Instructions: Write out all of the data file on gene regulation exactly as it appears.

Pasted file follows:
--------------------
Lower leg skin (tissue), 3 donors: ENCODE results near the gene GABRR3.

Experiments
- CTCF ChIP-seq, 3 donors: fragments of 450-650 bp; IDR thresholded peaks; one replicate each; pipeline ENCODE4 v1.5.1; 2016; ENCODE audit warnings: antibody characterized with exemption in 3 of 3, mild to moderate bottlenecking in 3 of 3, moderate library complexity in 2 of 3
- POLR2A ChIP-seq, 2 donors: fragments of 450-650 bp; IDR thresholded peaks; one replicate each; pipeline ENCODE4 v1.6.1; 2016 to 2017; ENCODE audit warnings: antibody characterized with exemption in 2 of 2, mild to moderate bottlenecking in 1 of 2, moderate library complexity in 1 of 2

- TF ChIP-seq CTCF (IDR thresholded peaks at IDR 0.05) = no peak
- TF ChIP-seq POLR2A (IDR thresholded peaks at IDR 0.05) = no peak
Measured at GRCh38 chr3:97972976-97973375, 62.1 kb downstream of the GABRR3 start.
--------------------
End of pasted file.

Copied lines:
Lower leg skin (tissue), 3 donors: ENCODE results near the gene GABRR3.

Experiments
- CTCF ChIP-seq, 3 donors: fragments of 450-650 bp; IDR thresholded peaks; one replicate each; pipeline ENCODE4 v1.5.1; 2016; ENCODE audit warnings: antibody characterized with exemption in 3 of 3, mild to moderate bottlenecking in 3 of 3, moderate library complexity in 2 of 3
- POLR2A ChIP-seq, 2 donors: fragments of 450-650 bp; IDR thresholded peaks; one replicate each; pipeline ENCODE4 v1.6.1; 2016 to 2017; ENCODE audit warnings: antibody characterized with exemption in 2 of 2, mild to moderate bottlenecking in 1 of 2, moderate library complexity in 1 of 2

- TF ChIP-seq CTCF (IDR thresholded peaks at IDR 0.05) = no peak
- TF ChIP-seq POLR2A (IDR thresholded peaks at IDR 0.05) = no peak
Measured at GRCh38 chr3:97972976-97973375, 62.1 kb downstream of the GABRR3 start.